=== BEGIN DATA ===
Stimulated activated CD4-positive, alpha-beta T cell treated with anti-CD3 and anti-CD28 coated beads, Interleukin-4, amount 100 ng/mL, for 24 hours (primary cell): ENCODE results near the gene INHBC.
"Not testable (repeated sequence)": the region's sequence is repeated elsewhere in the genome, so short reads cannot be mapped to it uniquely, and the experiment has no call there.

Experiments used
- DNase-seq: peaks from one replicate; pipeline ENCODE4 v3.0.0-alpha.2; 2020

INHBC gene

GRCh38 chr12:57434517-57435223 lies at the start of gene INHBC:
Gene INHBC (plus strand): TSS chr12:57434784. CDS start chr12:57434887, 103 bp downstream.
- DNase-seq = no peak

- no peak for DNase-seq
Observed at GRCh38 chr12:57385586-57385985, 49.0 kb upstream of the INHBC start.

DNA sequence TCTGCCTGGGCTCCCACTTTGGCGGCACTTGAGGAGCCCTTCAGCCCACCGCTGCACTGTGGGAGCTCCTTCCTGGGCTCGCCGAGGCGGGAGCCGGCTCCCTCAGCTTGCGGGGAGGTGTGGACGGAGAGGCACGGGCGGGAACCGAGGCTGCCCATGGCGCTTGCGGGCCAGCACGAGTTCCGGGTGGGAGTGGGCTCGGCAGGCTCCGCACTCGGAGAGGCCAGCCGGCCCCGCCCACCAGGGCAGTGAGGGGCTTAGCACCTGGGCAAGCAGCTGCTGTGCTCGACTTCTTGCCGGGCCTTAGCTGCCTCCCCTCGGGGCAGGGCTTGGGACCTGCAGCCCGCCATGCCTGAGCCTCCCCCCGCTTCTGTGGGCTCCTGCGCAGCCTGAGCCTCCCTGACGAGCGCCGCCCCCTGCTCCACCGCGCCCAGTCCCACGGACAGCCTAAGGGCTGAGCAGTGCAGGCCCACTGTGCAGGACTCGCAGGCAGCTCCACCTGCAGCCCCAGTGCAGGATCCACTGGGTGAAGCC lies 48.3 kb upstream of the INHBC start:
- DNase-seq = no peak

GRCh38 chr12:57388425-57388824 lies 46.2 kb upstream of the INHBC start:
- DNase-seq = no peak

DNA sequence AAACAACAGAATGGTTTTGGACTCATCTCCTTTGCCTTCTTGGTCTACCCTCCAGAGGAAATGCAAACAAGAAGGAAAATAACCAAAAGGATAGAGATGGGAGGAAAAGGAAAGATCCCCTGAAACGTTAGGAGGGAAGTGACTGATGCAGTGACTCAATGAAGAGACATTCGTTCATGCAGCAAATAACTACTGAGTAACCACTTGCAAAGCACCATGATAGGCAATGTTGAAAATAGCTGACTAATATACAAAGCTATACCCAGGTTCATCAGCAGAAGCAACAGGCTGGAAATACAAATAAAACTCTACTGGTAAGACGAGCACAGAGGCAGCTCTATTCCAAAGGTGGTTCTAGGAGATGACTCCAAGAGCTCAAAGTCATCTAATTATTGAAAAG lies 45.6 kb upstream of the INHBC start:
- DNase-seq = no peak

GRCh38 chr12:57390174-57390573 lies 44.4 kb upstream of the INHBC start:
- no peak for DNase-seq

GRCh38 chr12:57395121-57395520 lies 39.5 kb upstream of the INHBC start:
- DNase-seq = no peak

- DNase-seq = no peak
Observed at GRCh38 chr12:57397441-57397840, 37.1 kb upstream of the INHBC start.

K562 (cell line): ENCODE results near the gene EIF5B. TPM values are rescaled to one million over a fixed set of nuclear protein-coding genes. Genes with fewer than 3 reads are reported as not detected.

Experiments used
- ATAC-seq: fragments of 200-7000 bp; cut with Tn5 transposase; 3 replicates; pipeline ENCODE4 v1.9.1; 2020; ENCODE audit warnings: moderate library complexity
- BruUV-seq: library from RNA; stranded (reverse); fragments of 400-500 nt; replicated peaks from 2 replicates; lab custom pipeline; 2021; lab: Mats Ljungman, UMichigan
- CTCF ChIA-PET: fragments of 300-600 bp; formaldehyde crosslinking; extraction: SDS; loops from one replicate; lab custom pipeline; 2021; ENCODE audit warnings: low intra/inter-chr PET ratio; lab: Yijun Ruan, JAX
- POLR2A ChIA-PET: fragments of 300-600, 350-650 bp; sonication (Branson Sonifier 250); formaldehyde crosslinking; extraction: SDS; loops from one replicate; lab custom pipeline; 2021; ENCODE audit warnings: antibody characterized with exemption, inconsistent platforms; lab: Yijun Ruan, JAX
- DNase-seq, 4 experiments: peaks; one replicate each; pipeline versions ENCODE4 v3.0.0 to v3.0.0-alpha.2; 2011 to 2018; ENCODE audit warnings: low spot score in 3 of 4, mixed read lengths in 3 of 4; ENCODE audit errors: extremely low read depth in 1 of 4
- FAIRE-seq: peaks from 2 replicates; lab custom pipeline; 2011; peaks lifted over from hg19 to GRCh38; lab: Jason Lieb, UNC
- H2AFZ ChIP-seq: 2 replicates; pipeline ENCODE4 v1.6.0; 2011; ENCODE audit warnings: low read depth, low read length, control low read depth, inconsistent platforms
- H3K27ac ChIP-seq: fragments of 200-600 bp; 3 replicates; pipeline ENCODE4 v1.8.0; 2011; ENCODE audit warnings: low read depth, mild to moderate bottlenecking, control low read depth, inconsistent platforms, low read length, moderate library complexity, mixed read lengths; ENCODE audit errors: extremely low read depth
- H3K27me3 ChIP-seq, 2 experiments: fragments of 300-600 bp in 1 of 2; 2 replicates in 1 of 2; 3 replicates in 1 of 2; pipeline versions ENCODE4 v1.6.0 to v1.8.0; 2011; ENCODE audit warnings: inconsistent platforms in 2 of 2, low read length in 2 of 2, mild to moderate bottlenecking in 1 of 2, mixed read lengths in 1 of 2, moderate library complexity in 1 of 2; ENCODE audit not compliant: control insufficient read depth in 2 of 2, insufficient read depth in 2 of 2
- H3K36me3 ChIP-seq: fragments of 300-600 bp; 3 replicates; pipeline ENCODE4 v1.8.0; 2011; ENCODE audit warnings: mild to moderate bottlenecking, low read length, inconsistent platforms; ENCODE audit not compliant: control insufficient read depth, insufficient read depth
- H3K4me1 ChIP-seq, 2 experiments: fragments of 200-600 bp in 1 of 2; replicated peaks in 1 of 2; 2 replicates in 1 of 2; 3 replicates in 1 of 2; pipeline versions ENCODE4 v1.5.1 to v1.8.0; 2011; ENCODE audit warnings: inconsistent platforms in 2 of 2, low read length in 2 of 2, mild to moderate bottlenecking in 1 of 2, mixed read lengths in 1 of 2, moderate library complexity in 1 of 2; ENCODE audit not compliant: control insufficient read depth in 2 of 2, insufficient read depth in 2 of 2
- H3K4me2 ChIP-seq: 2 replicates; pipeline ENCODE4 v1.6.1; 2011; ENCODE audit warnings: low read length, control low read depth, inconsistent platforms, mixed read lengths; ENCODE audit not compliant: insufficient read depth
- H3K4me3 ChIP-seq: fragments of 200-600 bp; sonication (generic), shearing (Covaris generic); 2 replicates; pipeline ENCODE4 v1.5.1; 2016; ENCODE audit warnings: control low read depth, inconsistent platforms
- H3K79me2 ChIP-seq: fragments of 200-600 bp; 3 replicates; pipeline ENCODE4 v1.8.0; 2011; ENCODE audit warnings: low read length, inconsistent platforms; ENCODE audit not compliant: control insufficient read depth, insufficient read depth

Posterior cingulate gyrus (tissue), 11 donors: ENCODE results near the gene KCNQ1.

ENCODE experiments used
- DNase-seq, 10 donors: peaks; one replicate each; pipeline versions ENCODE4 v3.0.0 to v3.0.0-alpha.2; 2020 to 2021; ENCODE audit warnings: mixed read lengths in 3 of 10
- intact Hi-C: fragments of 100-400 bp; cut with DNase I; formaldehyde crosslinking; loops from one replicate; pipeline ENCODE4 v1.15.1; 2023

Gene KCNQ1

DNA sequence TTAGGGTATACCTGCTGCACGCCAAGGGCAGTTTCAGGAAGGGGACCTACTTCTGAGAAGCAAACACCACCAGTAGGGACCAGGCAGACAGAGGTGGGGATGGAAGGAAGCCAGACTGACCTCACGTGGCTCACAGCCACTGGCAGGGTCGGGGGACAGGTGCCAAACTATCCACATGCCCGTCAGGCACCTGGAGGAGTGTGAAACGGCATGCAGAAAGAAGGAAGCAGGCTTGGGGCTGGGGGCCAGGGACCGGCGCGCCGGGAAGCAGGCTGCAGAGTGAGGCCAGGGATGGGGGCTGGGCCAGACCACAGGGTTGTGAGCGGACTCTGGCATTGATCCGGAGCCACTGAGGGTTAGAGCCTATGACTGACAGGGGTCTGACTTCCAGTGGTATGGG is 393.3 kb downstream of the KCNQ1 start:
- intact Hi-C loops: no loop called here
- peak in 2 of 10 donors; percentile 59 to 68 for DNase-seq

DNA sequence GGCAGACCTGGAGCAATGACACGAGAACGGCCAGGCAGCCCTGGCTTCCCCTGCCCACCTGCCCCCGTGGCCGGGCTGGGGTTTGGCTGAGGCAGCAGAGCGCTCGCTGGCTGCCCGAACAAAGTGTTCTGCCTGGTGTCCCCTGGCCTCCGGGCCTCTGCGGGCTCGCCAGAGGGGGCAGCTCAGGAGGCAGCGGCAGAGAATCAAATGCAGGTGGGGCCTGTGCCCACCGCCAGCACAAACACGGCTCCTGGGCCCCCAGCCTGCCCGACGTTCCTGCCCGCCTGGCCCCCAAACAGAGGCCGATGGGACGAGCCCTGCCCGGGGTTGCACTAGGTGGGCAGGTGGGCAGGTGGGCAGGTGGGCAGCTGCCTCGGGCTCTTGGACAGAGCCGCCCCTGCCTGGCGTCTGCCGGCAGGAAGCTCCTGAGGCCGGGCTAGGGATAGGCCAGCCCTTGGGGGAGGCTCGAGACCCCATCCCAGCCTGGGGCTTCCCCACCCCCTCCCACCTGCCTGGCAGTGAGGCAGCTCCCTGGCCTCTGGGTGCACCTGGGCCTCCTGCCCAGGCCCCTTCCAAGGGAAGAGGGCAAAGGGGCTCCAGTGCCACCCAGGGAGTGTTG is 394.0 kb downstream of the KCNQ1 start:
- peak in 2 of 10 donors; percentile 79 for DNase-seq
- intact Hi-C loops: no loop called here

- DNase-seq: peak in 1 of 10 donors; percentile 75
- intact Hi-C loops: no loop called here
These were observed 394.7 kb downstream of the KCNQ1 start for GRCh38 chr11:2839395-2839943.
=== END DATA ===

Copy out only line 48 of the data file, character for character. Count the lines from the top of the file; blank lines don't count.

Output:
- peak in 2 of 10 donors; percentile 79 for DNase-seq